History is full of irony, but perhaps nothing is more ironic than this simple fact: African-Americans would have fared better in the short term had the American colonies lost the Revolutionary War – the same war that many blacks served in with distinction to win freedom for whites.
These pages, previously listed African-Americans in the American Revolution but later ignored them despite their contributions to the cause of freedom – a cause, ironically, that ultimately did not include them. To this list, we must add the name of Oliver Cromwell.
Cromwell was one of the American soldiers who helped row Washington across the ice-choked Delaware River on Christmas Eve so he could surprise the Hessians at Trenton. However, you will search in vain for Cromwell in the famous painting of the crossing because at the time of the painting, it was considered bad taste to show African-Americans. Cromwell went on to fight the British at Princeton, Brandywine, Monmouth, and Short Hills. Supposedly, he saw the last man killed at Yorktown, the final battle of the war. Cromwell's discharge, signed by none other than George Washington, who wrote, "he was entitled to wear the badges of honor by reason of his honorable services."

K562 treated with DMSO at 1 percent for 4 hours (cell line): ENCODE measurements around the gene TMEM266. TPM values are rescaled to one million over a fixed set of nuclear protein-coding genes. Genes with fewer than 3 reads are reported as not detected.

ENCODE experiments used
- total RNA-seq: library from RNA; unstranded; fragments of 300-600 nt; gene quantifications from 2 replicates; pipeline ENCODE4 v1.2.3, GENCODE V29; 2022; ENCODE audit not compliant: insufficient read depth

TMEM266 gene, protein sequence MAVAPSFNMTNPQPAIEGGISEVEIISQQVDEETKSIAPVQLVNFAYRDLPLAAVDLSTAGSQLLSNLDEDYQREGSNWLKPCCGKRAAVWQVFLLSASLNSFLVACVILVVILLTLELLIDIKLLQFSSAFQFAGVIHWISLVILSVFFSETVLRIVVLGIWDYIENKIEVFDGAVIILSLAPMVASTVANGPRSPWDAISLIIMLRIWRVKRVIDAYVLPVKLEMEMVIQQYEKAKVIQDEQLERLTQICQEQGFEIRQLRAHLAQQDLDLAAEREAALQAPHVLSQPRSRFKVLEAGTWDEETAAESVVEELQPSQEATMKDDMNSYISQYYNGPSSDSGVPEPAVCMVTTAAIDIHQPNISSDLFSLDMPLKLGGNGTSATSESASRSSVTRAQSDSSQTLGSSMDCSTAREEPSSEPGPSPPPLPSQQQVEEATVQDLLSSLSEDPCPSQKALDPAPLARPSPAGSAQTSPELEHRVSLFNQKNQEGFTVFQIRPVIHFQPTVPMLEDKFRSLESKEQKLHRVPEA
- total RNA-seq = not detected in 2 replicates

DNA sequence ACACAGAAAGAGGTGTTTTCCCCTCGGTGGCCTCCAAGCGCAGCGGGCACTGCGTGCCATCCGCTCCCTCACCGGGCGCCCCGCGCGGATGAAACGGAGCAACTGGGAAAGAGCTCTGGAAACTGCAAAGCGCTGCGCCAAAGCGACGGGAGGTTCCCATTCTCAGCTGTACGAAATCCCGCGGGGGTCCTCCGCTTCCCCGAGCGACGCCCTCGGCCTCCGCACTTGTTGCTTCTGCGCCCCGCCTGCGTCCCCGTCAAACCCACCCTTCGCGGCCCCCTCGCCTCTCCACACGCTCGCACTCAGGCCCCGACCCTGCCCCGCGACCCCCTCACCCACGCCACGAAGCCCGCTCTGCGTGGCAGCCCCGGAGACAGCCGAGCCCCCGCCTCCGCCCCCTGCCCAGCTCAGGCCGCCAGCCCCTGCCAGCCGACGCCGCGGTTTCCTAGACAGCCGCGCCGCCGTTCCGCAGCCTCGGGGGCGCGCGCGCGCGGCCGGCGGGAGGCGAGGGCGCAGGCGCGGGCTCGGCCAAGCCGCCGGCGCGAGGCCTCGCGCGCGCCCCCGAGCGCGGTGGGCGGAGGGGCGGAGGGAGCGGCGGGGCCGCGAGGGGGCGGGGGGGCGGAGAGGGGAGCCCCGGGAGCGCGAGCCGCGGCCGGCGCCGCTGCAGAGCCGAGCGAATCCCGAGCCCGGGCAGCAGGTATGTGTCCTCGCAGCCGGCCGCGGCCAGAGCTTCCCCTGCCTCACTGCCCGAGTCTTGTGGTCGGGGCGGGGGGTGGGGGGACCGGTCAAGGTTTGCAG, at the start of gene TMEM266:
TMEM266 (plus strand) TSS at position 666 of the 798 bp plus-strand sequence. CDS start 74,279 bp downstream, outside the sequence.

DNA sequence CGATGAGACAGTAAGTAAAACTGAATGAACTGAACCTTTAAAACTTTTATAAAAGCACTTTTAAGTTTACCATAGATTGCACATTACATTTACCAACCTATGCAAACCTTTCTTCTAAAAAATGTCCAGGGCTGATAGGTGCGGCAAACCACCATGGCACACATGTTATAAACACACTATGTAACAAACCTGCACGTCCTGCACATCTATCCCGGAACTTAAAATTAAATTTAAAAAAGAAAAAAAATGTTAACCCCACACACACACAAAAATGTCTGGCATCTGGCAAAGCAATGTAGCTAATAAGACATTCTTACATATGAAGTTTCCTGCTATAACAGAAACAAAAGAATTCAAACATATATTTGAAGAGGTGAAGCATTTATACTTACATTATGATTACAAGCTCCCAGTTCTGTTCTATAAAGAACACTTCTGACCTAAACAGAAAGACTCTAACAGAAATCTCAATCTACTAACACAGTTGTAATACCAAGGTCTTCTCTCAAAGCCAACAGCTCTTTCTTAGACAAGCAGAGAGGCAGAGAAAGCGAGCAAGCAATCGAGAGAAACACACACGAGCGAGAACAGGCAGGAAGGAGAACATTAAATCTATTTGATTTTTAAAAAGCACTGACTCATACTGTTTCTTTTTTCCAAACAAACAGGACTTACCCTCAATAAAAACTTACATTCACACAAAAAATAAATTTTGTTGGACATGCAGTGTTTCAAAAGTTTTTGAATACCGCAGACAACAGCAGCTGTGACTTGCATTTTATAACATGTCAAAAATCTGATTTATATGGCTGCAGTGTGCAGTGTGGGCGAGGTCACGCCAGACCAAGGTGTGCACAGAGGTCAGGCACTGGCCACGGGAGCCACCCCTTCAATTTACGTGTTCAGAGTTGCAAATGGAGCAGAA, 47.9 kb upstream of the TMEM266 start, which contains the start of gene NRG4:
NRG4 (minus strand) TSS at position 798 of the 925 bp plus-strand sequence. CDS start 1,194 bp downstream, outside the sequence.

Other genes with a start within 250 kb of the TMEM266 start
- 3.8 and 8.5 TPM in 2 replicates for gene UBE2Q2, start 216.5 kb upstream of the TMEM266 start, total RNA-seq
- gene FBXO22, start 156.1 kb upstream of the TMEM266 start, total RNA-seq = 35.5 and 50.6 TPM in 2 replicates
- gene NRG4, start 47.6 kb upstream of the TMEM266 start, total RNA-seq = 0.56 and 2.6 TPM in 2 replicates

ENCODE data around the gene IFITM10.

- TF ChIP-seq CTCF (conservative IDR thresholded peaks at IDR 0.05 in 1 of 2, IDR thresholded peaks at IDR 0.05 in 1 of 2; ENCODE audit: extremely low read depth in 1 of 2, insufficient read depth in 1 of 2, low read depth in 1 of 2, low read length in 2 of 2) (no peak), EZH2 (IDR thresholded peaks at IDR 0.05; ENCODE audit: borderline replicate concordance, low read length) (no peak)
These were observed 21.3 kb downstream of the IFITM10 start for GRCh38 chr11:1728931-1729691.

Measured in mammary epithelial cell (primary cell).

Yet despite the service of Cromwell and many other blacks, when it came time to write the new American constitution in 1787, slavery remained in the "land of the free."
However – and here's the irony – the British abolished the slave trade throughout their empire just a few years later, in 1807. Thus, if the American colonies had remained a part of the British Empire, all African-Americans would have been freed. Instead, as we know, blacks had to wait more than another 50 years for their freedom.
Photo Caption: The written history of George Washington does not include the historic figure of Oliver Cromwell, despite his contributions to the Revolutionary War. Photo Credit: scribd.com